the potential risk linked to the use of modified live viruses for antirabies
vaccination of foxes
In northern countries, sylvatic rabies is a zoonotic disease (a disease
whose epidemiology is solely linked to a wildlife reservoir). In Western
Europe, the main vector is the red fox (Vulpes vulpes). Here, vector
refers to the animal host that is most susceptible to rabies in a region
at a given time and that is solely responsible for maintaining the infection.
The control of the infection within the vector species thus permits overall
control of the infection and, most importantly, reduces the risk of transmission
to man. In Western Europe, control measures to reduce fox populations
were only temporarily effective and did not prevent the disease from spreading.
For this reason, other methods such as oral immunisation of foxes needed
to be assessed. Research has focused on oral vaccination, the only means
allowing the immunisation of a sufficient proportion (75%) of wild foxes,
through the distribution of vaccine baits.
Since 1978, several European countries have conducted, at different times,
large-scale field trials of oral vaccination of foxes (Vulpes vulpes)
against rabies, using the SAD, standard or B19-modified attenuated strains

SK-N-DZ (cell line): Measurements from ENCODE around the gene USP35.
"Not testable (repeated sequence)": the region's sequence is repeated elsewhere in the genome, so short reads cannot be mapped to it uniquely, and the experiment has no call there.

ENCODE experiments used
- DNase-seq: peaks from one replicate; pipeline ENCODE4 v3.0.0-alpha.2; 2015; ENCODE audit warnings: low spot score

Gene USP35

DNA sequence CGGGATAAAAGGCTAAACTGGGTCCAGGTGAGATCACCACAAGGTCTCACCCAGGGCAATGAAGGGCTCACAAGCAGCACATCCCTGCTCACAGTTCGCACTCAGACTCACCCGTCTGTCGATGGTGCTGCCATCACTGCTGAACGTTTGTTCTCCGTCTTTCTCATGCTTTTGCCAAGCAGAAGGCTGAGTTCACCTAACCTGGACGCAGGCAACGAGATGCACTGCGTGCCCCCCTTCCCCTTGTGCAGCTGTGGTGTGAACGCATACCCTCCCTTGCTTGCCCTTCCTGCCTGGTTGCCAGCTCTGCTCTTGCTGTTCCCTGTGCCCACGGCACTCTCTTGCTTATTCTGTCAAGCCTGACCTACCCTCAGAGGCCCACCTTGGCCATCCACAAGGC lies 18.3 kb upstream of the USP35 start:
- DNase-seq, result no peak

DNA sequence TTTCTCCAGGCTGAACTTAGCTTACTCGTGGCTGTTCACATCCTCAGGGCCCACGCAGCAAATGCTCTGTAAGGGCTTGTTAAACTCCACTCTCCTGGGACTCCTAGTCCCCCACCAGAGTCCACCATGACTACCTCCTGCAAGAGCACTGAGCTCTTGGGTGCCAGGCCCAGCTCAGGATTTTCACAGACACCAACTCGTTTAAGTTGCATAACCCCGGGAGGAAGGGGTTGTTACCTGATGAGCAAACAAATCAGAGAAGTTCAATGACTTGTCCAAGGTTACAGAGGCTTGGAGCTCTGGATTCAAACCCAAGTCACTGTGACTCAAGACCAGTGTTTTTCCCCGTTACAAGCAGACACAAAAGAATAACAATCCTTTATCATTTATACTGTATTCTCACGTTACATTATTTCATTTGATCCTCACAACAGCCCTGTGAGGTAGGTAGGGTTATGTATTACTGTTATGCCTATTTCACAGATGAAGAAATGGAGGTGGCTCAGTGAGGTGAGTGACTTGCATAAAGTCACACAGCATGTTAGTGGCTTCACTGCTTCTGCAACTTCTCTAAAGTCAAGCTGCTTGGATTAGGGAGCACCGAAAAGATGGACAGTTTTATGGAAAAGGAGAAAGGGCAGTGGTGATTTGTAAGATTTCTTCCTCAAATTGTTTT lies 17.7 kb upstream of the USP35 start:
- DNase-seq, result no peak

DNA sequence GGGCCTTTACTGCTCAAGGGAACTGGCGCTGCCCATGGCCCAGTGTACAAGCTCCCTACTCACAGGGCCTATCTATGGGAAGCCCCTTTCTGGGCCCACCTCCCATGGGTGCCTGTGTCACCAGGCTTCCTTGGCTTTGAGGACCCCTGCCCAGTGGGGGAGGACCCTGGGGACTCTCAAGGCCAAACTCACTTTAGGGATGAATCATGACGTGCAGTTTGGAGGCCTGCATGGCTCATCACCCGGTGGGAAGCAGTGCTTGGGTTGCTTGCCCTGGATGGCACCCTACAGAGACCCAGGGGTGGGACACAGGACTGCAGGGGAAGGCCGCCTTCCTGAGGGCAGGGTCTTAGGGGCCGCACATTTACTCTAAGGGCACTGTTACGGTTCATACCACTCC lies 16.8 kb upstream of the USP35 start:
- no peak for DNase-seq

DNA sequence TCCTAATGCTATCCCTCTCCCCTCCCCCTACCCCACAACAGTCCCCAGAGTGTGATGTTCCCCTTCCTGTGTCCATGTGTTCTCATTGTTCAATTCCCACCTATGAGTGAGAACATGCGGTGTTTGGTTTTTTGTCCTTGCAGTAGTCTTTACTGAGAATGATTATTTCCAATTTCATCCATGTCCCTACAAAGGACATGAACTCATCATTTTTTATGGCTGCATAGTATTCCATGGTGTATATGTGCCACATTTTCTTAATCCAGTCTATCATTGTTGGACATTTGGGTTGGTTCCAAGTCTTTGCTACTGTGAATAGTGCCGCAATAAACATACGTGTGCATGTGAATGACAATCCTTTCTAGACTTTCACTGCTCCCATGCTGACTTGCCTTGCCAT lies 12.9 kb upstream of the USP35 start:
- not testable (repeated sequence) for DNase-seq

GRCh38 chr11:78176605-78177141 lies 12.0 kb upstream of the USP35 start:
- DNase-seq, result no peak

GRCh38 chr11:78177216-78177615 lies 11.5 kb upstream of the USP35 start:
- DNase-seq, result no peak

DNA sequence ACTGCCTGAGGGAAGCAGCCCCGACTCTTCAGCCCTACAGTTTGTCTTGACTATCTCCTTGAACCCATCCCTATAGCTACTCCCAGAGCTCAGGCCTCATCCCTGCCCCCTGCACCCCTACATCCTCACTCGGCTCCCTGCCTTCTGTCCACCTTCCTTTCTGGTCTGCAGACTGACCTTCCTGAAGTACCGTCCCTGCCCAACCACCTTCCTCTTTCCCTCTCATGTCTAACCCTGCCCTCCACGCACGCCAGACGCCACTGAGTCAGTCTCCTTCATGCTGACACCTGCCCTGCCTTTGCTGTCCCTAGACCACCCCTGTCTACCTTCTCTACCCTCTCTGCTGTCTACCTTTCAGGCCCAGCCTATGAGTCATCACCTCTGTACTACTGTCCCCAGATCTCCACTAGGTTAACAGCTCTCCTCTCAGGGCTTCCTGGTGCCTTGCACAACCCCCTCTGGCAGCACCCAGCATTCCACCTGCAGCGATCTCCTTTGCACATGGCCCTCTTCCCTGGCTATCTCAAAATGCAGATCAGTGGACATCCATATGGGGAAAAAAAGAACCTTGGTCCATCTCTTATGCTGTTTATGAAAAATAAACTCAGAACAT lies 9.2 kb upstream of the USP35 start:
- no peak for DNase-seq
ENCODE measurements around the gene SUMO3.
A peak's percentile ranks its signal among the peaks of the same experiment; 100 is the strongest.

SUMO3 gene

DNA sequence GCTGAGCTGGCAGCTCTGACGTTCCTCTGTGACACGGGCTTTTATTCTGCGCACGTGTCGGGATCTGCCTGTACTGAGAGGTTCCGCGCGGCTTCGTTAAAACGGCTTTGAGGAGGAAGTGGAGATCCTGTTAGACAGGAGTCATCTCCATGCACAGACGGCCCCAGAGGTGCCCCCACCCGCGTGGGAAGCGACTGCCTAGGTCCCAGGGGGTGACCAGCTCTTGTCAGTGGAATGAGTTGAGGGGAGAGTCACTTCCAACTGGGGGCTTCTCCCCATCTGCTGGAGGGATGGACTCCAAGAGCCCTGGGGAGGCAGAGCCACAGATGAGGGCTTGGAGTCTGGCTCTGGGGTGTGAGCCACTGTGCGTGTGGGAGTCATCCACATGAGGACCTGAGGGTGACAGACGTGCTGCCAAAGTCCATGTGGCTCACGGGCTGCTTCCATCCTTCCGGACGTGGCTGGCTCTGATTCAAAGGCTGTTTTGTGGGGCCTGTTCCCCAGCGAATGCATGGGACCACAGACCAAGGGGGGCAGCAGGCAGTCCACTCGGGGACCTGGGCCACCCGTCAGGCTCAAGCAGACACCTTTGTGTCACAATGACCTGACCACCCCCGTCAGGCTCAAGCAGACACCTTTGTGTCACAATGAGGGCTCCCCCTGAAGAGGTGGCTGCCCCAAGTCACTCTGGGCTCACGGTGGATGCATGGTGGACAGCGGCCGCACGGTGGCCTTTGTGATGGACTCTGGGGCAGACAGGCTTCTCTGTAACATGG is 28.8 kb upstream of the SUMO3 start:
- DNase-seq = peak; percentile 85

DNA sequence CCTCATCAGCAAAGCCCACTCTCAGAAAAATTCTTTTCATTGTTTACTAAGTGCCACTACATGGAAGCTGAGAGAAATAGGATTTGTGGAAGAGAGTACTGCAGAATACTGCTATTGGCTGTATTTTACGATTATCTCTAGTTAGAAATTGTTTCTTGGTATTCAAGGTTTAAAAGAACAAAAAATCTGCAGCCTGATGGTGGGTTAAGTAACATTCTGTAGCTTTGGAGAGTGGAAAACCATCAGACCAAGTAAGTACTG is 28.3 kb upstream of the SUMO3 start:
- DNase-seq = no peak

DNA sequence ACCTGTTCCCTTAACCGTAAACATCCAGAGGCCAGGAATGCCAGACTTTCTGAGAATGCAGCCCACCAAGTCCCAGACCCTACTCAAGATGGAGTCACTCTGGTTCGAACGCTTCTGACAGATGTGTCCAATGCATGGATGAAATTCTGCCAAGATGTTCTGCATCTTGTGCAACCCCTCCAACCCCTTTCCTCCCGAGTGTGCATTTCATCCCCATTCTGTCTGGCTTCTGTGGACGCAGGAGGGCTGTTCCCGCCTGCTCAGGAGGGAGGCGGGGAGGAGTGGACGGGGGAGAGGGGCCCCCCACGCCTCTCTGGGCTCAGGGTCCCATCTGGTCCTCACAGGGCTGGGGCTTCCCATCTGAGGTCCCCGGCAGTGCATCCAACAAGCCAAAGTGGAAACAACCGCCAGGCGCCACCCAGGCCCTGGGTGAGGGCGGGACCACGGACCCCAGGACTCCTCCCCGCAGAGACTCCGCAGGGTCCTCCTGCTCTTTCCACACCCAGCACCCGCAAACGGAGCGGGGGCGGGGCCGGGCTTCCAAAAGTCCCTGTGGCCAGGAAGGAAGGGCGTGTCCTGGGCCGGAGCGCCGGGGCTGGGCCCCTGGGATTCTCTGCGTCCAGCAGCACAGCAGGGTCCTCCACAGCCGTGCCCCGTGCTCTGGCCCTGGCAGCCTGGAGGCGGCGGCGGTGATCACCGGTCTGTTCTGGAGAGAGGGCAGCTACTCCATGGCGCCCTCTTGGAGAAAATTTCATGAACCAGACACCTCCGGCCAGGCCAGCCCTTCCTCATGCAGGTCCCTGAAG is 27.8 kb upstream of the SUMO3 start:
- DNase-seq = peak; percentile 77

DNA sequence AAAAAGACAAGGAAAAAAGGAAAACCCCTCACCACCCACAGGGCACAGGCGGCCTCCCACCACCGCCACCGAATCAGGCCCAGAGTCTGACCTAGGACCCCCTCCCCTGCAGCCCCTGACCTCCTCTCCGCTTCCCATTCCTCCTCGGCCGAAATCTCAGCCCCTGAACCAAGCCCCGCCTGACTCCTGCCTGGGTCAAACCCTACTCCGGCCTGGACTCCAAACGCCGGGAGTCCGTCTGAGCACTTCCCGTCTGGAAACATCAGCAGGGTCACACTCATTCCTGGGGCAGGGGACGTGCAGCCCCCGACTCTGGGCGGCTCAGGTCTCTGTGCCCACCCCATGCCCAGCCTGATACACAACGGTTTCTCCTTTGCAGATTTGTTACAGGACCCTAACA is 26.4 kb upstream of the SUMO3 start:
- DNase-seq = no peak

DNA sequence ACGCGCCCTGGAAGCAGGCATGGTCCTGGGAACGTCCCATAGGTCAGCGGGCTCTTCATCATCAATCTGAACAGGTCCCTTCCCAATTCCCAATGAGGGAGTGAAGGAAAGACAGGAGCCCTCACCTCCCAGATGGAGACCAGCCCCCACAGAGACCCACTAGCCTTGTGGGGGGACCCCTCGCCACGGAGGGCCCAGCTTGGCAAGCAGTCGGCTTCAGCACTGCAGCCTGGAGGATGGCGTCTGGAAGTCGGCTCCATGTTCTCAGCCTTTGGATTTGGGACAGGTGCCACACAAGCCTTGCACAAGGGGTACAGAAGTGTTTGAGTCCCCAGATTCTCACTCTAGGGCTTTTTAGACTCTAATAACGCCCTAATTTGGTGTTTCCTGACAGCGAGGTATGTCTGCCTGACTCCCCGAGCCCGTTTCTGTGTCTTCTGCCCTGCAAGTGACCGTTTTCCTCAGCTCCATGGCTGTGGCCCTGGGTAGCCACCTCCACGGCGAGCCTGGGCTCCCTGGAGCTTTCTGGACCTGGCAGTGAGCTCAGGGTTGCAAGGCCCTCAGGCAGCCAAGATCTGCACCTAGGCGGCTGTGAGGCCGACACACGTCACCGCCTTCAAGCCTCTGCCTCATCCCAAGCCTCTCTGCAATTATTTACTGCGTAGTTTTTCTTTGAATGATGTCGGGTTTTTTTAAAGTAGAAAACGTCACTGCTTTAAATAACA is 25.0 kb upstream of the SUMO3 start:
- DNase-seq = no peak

of rabies virus. The use of attenuated strains of rabies virus remains
controversial as far as safety and stability are concerned, since these
virus strains retain pathogenicity for rodents or other wildlife species
and are heat-sensitive. To improve both safety and stability of the vaccine
used in the field, a recombinant vaccinia virus expressing the immunogenic
G protein of rabies virus has been developed and released in the field.
The vaccinia-rabies recombinant virus was called VVTGgRAB. We have studied
the safety and efficacy of this recombinant virus in field trials and
in vaccination efforts.
Red fox (Vulpes vulpes).
Approach and methodology
Taking into account all the available experimental data concerning the
safety of the VVTGgRAB for target and non target species and its efficacy
in foxes, initial limited field trials of fox vaccination were authorised
first by the Belgian and then by the French public health authorities.
In the Belgian trial (17-18 October, 1987) a total of 250 vaccine baits
(chicken heads) were delivered manually on a 6 km2 area situated
in the central part of a military zone. With the safety of the VVTGgRAB
being confirmed by this small trial, the Belgian authorities agreed to
an enlarged open field trial. This was conducted in a 435 km2
area in the southern part of the country, chosen because it has the lowest
average human population density in the country (42 inhabitants km-2)
as well as high rabies incidence in foxes. Furthermore, the region is
characterised by various habitats housing most of the animal species liable
to consume bait. Each bait contained a suspension of 108 CCID50
of VVTGgRAB (2.2 ml by volume) within a plastic sachet and 150 mg tetracycline
as a long-term biomarker of bait uptake. After the vaccination campaign,